MAID MARIAN, a personage incorporated in the English legend of Robin Hood. There is no evidence that she had originally any connexion with the Robin Hood cycle. She seems to have been an essential feature of the morris dance, and in the may-game was paired sometimes with Robin-Hood, but oftener with Friar Tuck. The well-known pastoral play of Adam de la Hale, Jeu de Robin et M arion, and the many French songs on the subject, account for the association of the names. In the ballads on Robin Hood her name is twice casually mentioned, but there is a late ballad, by a certain S. G. (F. ]. Child, English and Scottish Ballads, i. 219), which tells how Maid Marian sought Robin in the forest disguised as a page, and fought with him for an hour before she recognized him by his voice. S. G. was perhaps acquainted with the two plays, written in 1598, of The Downfall and The Death of Robert Earl of Huntingdon, by Anthony Munday and Harry Chettle. In The Downfall Matilda Fitz Walter escapes from the persecution of King John by following her lover to Sherwood Forest, where they took the names of Robin Hood and Maid Marian, and lived apart until they could be legally united. Perhaps this tale has some connexion with the romance of the outlaw Fulk Fitz Warin. Matilda or Mahaud, widow of Theobald Walter, escaped from John's solicitations by marrying the outlawed Fulk and following him to the forest. There were in semi-historical legends three Matildas pursued by King John, of whom particulars are given by H. L. D. Ward in his Catalogue of Romances (i. 502). Their several histories were fused by the Elizabethan dramatists, and associated with the Maid Marian of the morris dance, who up to that time had probably only a vague connexion with Robin Hood.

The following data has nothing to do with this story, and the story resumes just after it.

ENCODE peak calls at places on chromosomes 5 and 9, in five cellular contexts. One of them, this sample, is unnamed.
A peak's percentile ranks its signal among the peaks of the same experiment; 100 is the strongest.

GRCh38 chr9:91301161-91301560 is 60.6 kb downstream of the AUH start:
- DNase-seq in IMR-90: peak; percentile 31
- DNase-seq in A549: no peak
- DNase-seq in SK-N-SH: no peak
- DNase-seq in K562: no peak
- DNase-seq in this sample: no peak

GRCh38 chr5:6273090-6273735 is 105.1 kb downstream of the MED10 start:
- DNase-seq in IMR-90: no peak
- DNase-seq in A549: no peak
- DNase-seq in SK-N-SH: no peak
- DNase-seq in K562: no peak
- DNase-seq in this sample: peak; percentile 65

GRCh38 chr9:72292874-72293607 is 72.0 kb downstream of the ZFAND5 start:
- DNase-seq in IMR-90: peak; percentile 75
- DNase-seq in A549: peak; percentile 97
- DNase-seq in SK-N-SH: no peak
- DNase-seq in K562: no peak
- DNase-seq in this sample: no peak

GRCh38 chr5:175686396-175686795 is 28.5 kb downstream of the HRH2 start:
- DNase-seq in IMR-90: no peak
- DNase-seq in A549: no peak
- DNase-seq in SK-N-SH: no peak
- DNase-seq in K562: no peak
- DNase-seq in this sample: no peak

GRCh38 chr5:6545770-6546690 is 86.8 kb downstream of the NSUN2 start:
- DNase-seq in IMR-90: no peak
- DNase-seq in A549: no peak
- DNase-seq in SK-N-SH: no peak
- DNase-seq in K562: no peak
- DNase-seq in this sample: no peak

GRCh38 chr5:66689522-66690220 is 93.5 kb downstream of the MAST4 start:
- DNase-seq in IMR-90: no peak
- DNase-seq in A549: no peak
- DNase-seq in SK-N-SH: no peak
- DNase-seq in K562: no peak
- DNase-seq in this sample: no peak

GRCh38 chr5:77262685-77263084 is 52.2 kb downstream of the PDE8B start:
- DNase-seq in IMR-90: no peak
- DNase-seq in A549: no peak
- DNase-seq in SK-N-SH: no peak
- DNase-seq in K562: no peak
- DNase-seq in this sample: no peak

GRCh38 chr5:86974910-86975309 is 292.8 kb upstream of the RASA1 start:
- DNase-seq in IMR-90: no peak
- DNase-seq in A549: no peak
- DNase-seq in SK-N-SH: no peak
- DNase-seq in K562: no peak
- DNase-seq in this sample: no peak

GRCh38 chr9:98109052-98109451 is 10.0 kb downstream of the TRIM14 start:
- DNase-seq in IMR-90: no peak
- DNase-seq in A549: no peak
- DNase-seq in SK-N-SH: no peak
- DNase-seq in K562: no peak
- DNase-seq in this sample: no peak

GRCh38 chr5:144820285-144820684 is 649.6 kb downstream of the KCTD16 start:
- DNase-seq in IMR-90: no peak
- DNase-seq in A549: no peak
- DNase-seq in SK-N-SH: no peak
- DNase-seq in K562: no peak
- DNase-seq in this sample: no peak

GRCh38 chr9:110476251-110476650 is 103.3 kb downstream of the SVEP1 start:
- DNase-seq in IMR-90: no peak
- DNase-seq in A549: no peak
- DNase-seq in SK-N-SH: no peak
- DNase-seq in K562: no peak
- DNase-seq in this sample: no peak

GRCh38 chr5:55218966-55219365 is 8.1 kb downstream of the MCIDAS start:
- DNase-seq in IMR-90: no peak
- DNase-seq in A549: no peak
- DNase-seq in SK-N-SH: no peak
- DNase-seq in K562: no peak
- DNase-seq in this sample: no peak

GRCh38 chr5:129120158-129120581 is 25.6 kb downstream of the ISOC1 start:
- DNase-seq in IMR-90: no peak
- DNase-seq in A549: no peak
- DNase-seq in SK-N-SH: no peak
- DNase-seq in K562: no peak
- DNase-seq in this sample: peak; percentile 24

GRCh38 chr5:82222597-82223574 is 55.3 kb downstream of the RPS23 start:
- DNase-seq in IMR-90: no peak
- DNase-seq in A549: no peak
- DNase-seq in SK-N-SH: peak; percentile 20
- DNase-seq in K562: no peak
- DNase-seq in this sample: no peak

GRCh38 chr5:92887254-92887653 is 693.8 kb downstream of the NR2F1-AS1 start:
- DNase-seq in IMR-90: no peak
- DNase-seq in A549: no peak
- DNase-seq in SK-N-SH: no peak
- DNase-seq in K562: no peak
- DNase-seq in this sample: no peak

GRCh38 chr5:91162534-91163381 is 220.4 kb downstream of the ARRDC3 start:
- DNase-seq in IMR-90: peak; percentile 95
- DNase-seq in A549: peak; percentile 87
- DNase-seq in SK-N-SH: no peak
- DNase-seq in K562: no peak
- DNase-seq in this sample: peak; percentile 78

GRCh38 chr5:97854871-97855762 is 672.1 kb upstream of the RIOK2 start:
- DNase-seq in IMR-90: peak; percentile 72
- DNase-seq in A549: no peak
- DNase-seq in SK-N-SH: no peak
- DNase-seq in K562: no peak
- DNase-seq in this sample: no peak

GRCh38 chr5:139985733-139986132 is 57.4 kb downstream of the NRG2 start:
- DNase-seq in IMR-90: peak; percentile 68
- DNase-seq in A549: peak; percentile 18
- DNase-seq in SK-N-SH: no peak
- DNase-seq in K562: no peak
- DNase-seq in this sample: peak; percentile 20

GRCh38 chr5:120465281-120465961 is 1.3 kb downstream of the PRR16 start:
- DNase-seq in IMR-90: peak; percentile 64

MAIDSTONE, a market town and municipal and parliamentary borough, and the county town of Kent, England, 41 m. E.S.E. of London by the South Eastern & Chatham railway. Pop. (1901), 33,516; area, 4008 acres. It lies principally on the eastern bank of the river Medway, the modern part 'spreading over the western slopes of a picturesque valley, which is intersected and environ ed by orchards and hop gardens, this being the richest agricultural district of Kent. The hop grounds form the socalled middle growth of Kent, and the town has the principal grain market in the county. Archbishop Boniface in 1260 established a hospital here (Newark hospital) for poor pilgrims, the chapel of which, with modern additions, is now St Peter's Church. The parish church of St Mary, which had existed from Norman times, was demolished in 1395 by Archbishop Courtenay. who erected on the site the present church of All